Facelift For the Cumberland Avenue Strip?

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Our top story -- it's the first step in revitalizing Cumberland Avenue. Thursday night began the first of a series of meetings to gather ideas for re-constructing the Strip and providing a better connection to downtown Knoxville.

Volunteer TV's Whitney Daniel takes a look at that plan.

Years of wear and tear, struggles with business consistency, and a congested traffic pattern. They're all reasons the Metropolitan Planning Commission, the University and the city of Knoxville are teaming up to reshape the Strip, but they can't do it without your help first.

"Everyone's always on the strip," UT student Lori Suttlemir said.

It has it's strengths.

"It's nice to have a strong, core customer base," John Burns from the Sunspot said.

But it's weaknesses.

"Some of the unique local flare that used to be there before is gone," said Rob Dansereau from the Cumberland Avenue Merchant's Association.

"It doesn't look very pretty," Suttlemir said.

Make the strip a candidate for a major face lift.

"Over time, Cumberland Avenue has fallen into disrepair to a degree and has become a very unattractive area," Dansereau said.

Tons of traffic, problems with parking, and a lack of landscaping are just a few of the problems that need addressed before The Strip reaches it's full potential.

"We have to make it a destination for people of Knoxville," Dansereau said.

But first, they need your input, and through a series of five public meetings, they hope to get it.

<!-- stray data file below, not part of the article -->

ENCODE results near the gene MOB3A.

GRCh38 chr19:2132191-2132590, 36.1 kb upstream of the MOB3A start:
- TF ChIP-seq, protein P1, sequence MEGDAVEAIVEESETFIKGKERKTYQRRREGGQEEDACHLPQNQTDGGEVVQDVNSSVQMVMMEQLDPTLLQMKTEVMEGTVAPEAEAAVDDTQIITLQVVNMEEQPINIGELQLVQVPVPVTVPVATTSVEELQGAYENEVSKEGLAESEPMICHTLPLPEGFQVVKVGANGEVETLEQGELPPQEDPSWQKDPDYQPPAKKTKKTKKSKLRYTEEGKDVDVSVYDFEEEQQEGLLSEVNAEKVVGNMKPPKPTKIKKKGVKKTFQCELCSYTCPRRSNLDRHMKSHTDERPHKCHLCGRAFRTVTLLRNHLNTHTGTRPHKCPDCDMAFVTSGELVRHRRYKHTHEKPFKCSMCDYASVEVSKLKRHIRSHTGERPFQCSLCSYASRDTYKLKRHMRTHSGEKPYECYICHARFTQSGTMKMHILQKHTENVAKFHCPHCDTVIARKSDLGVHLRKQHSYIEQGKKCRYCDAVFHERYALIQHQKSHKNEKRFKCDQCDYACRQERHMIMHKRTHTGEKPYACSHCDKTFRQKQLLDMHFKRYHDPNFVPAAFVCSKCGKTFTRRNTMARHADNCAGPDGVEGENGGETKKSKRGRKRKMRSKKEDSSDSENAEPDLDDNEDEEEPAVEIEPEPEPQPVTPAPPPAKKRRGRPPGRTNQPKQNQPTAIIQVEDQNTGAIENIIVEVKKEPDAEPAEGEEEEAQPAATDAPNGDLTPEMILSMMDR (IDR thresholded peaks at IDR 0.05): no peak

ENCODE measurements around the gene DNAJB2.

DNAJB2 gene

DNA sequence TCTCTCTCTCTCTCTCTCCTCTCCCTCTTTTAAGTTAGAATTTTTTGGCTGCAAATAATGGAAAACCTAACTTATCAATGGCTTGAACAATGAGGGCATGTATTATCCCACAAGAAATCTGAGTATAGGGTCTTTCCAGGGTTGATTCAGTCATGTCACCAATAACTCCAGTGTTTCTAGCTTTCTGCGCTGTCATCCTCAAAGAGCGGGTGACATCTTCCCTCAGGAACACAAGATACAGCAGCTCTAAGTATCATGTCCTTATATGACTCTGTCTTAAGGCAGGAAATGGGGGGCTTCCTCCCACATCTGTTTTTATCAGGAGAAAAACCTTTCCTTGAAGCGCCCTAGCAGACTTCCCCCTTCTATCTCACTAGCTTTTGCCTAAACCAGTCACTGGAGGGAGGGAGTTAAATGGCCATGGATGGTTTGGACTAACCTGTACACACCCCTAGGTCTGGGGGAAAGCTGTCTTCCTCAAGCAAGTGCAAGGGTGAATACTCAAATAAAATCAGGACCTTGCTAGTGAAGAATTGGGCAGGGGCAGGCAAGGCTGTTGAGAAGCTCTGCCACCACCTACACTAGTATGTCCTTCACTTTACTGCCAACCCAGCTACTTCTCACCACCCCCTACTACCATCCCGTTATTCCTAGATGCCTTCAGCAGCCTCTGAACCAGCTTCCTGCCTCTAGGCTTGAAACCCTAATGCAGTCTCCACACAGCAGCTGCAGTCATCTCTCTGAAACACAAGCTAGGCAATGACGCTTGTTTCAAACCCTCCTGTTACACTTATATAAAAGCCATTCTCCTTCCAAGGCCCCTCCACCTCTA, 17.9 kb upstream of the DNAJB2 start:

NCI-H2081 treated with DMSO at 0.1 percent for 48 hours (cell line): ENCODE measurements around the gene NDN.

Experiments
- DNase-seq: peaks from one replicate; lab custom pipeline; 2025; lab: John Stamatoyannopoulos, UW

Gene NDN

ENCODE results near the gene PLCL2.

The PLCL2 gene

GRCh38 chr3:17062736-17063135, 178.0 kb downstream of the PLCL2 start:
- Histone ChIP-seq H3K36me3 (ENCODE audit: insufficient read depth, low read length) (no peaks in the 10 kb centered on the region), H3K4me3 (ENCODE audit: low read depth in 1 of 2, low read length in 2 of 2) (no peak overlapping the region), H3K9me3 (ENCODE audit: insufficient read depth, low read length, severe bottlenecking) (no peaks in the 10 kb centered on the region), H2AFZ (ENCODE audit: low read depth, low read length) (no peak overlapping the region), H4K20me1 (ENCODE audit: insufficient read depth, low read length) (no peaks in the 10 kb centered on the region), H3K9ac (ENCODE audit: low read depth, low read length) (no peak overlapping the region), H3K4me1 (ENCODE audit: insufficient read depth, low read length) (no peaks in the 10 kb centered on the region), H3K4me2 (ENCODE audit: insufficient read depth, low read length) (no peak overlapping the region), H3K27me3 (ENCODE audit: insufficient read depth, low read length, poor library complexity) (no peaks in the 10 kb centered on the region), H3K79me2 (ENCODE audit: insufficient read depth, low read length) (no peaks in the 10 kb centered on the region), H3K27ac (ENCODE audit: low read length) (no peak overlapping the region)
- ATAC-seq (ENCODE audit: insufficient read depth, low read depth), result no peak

"Overall, it would be nice if the city deemed it feasible to build a parking garage," Burns said.

"I think we could use more restaurants," Suttlemir said.

Revitalization includes more residential property.

"In the next few years, I'd like to see several thousand people living in the Cumberland Avenue area," Dansereau said.

A better transportation plan.

"There needs to be turning lanes or something," Suttlemir said.

And an improvement in appearance.

"There are several establishments laying vacant," Burns said.

Owners say abandoned business, like this O'Charley's, are hindering The Strip's growth. They're looking at a more permanent plan to help revitalize this area.

"I would like to see some enticement for an entrepreneur or a group of entrepreneurs to come in and do something with that," Burns said.

Developers also hope to create a better connection between campus and downtown.

"We're not talking about expansion of the commercial district, necessarily, but looking at the elements that are already there and making it gel together," Dansereau said.

A $270,000 grant from the Tennessee Department of Transportation is funding the study. It's supposed to be finished by March of next year, but it could be more than five years before you start to see a change on Cumberland Avenue.